JEFFREY BROWN: Some perspective now on history and today.
Hrach Gregorian is an adjunct professor at American University and president of the Institute of World Affairs, a nonprofit organization that focuses on conflict analysis and post-conflict peace-building.
And the Armenians were viewed as a threat to Turkish identity and Turkish security.
Its lighthouse was constructed by the French in 1882 in Paris and renovated in 1930. The historical furnace and lime kiln is located in an area of Agoriani called Neraidovrisi and has been there since at least the beginning of the 20th century, with evidence that it may have existed long before that.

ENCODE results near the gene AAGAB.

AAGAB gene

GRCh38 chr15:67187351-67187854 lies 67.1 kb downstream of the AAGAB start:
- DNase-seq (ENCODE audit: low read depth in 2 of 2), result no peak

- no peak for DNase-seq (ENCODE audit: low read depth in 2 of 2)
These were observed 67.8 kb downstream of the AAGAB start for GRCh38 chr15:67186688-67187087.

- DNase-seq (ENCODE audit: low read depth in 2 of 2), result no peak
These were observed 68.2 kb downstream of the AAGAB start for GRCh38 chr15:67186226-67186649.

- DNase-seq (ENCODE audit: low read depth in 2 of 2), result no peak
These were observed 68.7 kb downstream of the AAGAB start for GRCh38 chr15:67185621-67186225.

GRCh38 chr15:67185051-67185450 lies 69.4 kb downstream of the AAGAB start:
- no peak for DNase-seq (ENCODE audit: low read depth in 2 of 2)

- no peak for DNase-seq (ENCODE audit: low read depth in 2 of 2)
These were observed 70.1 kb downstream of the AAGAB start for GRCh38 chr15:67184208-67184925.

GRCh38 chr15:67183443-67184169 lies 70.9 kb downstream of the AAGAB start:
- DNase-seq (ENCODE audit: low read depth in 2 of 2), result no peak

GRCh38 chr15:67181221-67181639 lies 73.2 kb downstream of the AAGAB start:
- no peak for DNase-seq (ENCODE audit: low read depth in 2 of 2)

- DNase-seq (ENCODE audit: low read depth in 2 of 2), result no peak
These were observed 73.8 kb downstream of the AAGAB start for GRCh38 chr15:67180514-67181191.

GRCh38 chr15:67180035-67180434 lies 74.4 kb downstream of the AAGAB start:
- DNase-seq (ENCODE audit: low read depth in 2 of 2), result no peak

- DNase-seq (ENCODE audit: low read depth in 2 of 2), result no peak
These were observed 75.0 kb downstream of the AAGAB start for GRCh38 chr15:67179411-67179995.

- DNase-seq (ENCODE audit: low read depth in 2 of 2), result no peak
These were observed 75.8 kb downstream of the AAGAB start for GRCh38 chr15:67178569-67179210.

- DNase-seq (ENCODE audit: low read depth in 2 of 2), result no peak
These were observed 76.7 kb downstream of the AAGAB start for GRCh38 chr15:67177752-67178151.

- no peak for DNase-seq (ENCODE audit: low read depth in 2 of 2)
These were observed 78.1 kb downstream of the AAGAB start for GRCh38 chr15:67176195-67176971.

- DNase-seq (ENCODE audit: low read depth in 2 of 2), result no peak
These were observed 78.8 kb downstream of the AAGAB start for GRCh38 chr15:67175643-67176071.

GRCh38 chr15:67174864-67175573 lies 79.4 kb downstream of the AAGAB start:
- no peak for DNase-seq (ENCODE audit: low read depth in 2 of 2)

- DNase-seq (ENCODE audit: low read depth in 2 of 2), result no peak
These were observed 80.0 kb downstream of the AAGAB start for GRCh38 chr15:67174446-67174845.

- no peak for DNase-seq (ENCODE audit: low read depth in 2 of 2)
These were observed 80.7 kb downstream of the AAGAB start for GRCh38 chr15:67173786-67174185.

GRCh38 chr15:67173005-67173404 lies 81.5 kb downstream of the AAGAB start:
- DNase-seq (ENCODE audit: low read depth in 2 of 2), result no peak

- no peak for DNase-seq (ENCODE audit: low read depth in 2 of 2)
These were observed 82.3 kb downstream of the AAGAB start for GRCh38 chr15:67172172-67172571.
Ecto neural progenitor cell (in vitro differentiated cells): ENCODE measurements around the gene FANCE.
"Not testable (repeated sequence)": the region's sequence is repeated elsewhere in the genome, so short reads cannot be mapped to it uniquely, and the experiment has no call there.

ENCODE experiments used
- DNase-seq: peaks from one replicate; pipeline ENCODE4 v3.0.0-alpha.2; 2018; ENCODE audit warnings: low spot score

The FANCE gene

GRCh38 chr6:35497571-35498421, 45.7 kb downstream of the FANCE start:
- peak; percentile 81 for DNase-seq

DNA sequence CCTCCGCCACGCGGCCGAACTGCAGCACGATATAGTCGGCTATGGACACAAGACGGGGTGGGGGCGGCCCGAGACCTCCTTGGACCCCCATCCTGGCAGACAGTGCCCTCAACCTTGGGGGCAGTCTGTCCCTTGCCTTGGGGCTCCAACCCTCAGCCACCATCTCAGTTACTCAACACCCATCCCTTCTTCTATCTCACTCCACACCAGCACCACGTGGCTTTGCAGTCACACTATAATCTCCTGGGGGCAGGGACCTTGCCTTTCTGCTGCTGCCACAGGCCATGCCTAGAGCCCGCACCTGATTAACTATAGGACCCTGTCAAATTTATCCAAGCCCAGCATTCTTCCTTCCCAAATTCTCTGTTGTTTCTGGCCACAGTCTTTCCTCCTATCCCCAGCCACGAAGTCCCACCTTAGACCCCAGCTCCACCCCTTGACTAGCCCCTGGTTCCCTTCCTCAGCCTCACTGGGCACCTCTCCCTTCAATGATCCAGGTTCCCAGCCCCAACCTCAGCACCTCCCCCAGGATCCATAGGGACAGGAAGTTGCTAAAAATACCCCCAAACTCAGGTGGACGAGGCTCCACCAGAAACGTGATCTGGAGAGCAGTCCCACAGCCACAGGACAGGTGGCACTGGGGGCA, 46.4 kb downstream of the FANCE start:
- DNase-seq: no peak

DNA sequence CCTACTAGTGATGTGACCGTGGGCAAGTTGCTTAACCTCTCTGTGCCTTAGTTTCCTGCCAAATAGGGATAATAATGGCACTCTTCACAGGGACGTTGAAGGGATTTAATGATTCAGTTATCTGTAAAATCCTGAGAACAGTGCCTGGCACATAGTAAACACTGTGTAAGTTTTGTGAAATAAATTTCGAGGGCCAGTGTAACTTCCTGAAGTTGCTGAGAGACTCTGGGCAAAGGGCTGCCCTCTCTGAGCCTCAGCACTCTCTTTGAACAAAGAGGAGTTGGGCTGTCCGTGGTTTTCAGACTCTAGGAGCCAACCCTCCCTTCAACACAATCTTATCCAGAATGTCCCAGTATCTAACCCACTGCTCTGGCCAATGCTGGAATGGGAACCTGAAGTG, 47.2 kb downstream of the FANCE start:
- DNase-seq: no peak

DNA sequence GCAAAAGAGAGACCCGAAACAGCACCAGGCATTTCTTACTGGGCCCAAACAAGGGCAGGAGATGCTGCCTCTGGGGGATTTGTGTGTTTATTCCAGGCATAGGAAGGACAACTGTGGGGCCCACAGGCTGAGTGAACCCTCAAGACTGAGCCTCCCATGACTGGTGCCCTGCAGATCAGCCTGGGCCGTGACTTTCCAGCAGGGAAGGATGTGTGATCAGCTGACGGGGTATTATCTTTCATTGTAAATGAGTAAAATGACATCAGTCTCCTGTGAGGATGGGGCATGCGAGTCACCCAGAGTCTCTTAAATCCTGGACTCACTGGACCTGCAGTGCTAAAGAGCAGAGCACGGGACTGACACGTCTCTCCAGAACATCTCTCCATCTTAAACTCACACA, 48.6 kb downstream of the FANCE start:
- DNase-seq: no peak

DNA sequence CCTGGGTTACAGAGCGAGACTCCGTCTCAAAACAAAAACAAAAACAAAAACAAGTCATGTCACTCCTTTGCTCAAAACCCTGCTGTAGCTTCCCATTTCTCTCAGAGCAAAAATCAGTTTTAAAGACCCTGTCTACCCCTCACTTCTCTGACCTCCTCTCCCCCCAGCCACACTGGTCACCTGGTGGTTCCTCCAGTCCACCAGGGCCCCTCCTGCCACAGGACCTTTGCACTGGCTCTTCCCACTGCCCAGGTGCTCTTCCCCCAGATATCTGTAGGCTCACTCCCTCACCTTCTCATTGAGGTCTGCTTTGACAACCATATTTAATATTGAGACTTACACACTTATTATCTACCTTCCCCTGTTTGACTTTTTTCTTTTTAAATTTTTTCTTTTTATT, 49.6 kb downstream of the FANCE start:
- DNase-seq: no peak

Turkey recalled its ambassador from Berlin, and President Recep Tayyip threatened to take more steps to punish Germany.
"We will do whatever is necessary to resolve this issue," he warned ominously. Recognizing the Armenian genocide is, for Turks, a grave insult — essentially, it links their nation's creation to a crime of monumental proportions.
In 1908, a military coup — led by the so-called "Young Turks" — took control of the Ottoman Empire, which at the time was reeling from a series of disastrous wars.
Their goal was to revive the nation, partly through liberal reforms and partly through unifying the country around Islamo-Turkic ethnic nationalism.